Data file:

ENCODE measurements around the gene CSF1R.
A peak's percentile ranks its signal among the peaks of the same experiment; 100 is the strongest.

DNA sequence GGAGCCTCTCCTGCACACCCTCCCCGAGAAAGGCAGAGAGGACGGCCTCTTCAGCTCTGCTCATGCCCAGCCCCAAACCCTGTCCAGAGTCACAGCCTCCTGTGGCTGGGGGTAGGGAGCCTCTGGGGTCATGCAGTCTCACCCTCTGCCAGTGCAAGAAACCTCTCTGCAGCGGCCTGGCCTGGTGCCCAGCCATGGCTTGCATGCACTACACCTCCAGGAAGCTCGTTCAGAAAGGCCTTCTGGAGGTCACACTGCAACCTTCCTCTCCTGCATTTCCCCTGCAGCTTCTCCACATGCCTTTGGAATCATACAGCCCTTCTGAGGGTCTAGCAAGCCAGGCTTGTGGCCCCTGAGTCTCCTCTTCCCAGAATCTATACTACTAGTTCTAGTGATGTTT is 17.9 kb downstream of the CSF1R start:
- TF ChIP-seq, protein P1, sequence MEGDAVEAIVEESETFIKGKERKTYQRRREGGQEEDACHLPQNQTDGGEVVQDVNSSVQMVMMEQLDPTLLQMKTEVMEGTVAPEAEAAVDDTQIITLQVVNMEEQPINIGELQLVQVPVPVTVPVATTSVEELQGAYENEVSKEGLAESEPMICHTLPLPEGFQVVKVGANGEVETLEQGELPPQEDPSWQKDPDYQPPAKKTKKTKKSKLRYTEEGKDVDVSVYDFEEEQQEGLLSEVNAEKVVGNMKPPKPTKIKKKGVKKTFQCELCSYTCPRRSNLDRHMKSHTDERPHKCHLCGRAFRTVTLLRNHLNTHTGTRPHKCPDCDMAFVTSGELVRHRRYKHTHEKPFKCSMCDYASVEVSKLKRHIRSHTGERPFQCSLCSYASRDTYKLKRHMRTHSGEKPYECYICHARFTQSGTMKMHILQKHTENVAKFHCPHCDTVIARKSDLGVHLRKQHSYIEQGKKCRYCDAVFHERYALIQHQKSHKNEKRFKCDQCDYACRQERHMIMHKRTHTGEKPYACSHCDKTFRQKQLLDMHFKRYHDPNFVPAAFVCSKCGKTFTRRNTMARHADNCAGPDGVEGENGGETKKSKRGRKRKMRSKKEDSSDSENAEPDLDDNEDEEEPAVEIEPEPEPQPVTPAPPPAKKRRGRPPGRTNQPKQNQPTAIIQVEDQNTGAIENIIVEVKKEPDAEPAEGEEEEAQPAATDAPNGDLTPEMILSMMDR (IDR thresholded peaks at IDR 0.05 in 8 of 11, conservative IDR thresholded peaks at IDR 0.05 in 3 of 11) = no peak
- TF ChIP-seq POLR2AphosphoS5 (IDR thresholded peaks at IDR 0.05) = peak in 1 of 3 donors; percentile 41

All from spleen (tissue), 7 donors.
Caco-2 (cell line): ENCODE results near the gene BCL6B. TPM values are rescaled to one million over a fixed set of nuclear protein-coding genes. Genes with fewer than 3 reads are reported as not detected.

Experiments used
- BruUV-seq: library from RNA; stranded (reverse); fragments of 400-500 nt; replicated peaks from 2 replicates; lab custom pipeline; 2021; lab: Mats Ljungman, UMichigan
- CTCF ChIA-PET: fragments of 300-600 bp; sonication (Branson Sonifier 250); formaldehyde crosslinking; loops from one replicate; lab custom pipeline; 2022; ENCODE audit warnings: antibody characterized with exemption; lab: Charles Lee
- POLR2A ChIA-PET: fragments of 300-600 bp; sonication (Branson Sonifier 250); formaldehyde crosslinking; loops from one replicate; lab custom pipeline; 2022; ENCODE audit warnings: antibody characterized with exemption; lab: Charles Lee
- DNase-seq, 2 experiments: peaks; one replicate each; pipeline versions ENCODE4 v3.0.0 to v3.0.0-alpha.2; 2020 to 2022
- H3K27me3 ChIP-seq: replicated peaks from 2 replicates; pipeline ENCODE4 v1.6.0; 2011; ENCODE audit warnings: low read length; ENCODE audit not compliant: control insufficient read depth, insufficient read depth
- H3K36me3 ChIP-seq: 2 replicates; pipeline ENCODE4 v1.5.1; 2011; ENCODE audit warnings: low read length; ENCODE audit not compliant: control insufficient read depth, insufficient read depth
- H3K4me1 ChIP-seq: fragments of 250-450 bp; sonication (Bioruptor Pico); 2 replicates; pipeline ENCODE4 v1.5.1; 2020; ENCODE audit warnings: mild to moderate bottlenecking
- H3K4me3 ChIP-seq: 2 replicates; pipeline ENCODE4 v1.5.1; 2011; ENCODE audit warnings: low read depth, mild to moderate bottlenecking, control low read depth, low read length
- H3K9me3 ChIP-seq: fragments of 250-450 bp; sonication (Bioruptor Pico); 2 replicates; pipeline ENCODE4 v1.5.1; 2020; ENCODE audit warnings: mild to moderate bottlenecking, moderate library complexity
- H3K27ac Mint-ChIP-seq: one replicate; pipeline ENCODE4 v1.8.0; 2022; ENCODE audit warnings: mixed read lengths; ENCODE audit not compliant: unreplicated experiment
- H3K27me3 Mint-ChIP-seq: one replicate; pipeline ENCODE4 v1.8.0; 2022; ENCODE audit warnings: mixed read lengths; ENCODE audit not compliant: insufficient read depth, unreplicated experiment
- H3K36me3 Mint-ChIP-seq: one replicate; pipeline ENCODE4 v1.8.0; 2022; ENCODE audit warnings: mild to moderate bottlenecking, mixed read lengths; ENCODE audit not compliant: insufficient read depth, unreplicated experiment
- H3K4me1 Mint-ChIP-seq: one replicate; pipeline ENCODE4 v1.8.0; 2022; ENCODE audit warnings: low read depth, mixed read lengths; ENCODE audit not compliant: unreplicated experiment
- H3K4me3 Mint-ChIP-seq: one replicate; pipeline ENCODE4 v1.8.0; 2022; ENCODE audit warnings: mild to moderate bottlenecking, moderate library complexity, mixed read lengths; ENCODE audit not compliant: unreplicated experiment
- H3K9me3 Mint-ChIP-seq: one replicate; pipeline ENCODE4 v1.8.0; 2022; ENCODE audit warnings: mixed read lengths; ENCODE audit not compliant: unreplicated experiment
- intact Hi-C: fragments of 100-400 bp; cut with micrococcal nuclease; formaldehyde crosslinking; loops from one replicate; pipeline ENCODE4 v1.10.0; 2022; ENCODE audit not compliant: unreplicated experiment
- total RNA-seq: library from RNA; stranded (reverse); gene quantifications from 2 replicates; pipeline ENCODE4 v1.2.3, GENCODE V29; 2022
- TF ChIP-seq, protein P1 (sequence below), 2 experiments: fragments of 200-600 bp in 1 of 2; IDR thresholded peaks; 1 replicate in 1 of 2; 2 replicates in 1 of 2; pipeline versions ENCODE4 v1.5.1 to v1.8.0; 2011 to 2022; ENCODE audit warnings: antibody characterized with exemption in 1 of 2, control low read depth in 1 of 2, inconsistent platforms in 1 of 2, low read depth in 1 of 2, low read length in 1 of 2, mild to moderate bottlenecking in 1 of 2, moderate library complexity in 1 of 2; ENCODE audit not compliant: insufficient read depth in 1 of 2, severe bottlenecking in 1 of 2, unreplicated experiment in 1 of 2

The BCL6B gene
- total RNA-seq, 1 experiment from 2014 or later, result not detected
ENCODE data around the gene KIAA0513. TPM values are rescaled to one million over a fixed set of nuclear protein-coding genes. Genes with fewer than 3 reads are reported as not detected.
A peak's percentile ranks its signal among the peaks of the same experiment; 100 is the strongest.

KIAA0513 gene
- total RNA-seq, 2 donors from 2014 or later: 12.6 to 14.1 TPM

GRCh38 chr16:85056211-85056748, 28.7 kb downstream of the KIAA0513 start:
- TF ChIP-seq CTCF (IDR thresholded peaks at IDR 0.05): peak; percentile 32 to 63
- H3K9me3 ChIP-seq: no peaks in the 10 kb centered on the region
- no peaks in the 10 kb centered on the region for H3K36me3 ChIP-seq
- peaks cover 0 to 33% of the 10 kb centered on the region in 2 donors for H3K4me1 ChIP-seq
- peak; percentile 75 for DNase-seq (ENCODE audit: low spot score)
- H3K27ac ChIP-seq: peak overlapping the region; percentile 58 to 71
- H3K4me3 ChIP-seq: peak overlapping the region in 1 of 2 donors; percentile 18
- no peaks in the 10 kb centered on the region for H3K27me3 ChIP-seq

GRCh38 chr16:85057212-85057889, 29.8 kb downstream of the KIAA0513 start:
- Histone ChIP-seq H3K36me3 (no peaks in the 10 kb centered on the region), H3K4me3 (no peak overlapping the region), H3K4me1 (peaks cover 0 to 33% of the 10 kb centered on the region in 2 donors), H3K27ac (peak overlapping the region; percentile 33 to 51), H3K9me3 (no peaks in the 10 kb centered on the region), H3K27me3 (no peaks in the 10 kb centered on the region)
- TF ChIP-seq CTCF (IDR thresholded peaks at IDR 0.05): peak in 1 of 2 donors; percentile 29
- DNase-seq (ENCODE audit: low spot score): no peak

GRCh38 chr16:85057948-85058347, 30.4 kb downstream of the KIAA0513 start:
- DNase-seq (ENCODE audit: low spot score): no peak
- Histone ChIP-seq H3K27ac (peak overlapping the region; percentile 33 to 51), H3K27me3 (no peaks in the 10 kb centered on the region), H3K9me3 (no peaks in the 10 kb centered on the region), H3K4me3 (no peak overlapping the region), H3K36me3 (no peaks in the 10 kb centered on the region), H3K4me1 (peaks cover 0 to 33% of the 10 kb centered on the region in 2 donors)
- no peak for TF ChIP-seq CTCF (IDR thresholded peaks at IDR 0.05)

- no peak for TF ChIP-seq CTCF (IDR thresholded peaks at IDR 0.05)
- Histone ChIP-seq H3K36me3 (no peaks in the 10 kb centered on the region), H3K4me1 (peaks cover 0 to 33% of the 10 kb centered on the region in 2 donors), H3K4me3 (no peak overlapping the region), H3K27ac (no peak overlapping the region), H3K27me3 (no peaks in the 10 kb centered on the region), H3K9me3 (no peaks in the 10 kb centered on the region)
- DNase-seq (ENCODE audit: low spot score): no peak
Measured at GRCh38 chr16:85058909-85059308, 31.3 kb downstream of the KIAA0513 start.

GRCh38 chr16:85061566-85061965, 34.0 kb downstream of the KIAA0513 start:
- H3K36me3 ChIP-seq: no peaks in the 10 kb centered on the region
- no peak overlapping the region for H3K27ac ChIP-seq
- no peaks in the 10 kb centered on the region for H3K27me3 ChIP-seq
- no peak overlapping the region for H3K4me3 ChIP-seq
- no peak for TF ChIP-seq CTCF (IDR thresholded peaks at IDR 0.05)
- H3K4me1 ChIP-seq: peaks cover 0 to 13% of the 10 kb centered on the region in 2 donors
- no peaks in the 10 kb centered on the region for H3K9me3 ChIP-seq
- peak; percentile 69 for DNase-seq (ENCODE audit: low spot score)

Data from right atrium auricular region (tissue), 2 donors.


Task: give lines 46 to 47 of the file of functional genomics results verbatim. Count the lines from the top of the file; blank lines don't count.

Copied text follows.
GRCh38 chr16:85057948-85058347, 30.4 kb downstream of the KIAA0513 start:
- DNase-seq (ENCODE audit: low spot score): no peak